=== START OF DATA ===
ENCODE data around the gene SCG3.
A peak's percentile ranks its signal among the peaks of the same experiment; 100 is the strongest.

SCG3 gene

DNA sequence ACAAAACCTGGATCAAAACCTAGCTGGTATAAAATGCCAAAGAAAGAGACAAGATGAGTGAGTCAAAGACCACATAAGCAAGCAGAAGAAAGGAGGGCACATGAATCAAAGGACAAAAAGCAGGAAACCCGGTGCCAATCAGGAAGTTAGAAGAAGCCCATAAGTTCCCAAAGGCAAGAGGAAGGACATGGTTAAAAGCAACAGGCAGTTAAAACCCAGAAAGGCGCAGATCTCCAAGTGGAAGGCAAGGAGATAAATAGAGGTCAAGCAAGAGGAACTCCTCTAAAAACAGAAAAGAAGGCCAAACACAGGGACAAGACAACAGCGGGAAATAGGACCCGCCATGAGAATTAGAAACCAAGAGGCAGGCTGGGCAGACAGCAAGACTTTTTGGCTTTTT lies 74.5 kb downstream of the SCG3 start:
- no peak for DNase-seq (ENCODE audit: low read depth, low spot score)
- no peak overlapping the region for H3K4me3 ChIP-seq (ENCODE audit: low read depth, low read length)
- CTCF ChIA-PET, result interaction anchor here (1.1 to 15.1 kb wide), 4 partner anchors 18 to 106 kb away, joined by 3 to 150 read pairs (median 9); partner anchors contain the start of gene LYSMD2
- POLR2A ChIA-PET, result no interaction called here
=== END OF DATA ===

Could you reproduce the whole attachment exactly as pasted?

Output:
ENCODE data around the gene SCG3.
A peak's percentile ranks its signal among the peaks of the same experiment; 100 is the strongest.

SCG3 gene

DNA sequence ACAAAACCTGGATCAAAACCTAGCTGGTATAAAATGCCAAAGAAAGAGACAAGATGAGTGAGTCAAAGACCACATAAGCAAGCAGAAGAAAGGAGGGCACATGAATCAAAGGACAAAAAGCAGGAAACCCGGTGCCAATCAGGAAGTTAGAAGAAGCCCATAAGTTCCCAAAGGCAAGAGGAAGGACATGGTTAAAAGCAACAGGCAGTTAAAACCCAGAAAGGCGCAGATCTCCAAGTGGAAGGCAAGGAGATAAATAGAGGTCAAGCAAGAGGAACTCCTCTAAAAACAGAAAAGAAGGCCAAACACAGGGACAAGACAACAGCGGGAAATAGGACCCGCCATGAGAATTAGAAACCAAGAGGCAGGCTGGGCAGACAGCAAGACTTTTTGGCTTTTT lies 74.5 kb downstream of the SCG3 start:
- no peak for DNase-seq (ENCODE audit: low read depth, low spot score)
- no peak overlapping the region for H3K4me3 ChIP-seq (ENCODE audit: low read depth, low read length)
- CTCF ChIA-PET, result interaction anchor here (1.1 to 15.1 kb wide), 4 partner anchors 18 to 106 kb away, joined by 3 to 150 read pairs (median 9); partner anchors contain the start of gene LYSMD2
- POLR2A ChIA-PET, result no interaction called here